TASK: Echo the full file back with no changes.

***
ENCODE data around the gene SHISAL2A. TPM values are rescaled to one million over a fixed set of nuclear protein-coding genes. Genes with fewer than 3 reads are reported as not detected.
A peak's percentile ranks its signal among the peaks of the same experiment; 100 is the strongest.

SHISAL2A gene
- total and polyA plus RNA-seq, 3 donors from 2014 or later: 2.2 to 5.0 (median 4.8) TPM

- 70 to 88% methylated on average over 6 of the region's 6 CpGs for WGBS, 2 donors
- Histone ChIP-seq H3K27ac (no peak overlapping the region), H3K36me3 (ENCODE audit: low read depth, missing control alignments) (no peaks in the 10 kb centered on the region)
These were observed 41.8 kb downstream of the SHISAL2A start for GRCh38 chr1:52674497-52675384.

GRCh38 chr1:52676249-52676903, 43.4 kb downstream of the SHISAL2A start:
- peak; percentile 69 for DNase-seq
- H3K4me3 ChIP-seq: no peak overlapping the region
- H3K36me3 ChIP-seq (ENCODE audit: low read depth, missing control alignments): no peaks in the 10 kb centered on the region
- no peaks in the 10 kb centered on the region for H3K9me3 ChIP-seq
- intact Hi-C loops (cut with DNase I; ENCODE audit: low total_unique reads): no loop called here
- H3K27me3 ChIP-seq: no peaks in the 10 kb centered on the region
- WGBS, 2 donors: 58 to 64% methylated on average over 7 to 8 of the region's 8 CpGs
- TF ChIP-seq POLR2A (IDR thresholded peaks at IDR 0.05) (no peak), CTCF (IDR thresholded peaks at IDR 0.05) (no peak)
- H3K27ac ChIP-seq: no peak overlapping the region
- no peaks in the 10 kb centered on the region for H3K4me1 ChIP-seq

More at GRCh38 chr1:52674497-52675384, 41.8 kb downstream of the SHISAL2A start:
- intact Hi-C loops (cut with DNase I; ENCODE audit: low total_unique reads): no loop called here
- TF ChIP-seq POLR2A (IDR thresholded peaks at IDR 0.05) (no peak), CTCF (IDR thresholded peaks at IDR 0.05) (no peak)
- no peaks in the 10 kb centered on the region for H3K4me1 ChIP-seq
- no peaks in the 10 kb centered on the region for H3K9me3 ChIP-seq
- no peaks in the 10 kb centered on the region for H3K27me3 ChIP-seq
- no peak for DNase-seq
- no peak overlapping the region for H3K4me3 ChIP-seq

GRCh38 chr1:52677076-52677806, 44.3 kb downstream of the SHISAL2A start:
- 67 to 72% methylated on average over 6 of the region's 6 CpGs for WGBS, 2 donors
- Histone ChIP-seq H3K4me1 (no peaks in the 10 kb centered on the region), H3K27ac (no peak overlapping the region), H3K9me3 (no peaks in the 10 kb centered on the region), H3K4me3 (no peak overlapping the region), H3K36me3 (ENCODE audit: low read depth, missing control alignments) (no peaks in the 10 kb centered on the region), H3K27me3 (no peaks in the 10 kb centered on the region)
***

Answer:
ENCODE data around the gene SHISAL2A. TPM values are rescaled to one million over a fixed set of nuclear protein-coding genes. Genes with fewer than 3 reads are reported as not detected.
A peak's percentile ranks its signal among the peaks of the same experiment; 100 is the strongest.

SHISAL2A gene
- total and polyA plus RNA-seq, 3 donors from 2014 or later: 2.2 to 5.0 (median 4.8) TPM

- 70 to 88% methylated on average over 6 of the region's 6 CpGs for WGBS, 2 donors
- Histone ChIP-seq H3K27ac (no peak overlapping the region), H3K36me3 (ENCODE audit: low read depth, missing control alignments) (no peaks in the 10 kb centered on the region)
These were observed 41.8 kb downstream of the SHISAL2A start for GRCh38 chr1:52674497-52675384.

GRCh38 chr1:52676249-52676903, 43.4 kb downstream of the SHISAL2A start:
- peak; percentile 69 for DNase-seq
- H3K4me3 ChIP-seq: no peak overlapping the region
- H3K36me3 ChIP-seq (ENCODE audit: low read depth, missing control alignments): no peaks in the 10 kb centered on the region
- no peaks in the 10 kb centered on the region for H3K9me3 ChIP-seq
- intact Hi-C loops (cut with DNase I; ENCODE audit: low total_unique reads): no loop called here
- H3K27me3 ChIP-seq: no peaks in the 10 kb centered on the region
- WGBS, 2 donors: 58 to 64% methylated on average over 7 to 8 of the region's 8 CpGs
- TF ChIP-seq POLR2A (IDR thresholded peaks at IDR 0.05) (no peak), CTCF (IDR thresholded peaks at IDR 0.05) (no peak)
- H3K27ac ChIP-seq: no peak overlapping the region
- no peaks in the 10 kb centered on the region for H3K4me1 ChIP-seq

More at GRCh38 chr1:52674497-52675384, 41.8 kb downstream of the SHISAL2A start:
- intact Hi-C loops (cut with DNase I; ENCODE audit: low total_unique reads): no loop called here
- TF ChIP-seq POLR2A (IDR thresholded peaks at IDR 0.05) (no peak), CTCF (IDR thresholded peaks at IDR 0.05) (no peak)
- no peaks in the 10 kb centered on the region for H3K4me1 ChIP-seq
- no peaks in the 10 kb centered on the region for H3K9me3 ChIP-seq
- no peaks in the 10 kb centered on the region for H3K27me3 ChIP-seq
- no peak for DNase-seq
- no peak overlapping the region for H3K4me3 ChIP-seq

GRCh38 chr1:52677076-52677806, 44.3 kb downstream of the SHISAL2A start:
- 67 to 72% methylated on average over 6 of the region's 6 CpGs for WGBS, 2 donors
- Histone ChIP-seq H3K4me1 (no peaks in the 10 kb centered on the region), H3K27ac (no peak overlapping the region), H3K9me3 (no peaks in the 10 kb centered on the region), H3K4me3 (no peak overlapping the region), H3K36me3 (ENCODE audit: low read depth, missing control alignments) (no peaks in the 10 kb centered on the region), H3K27me3 (no peaks in the 10 kb centered on the region)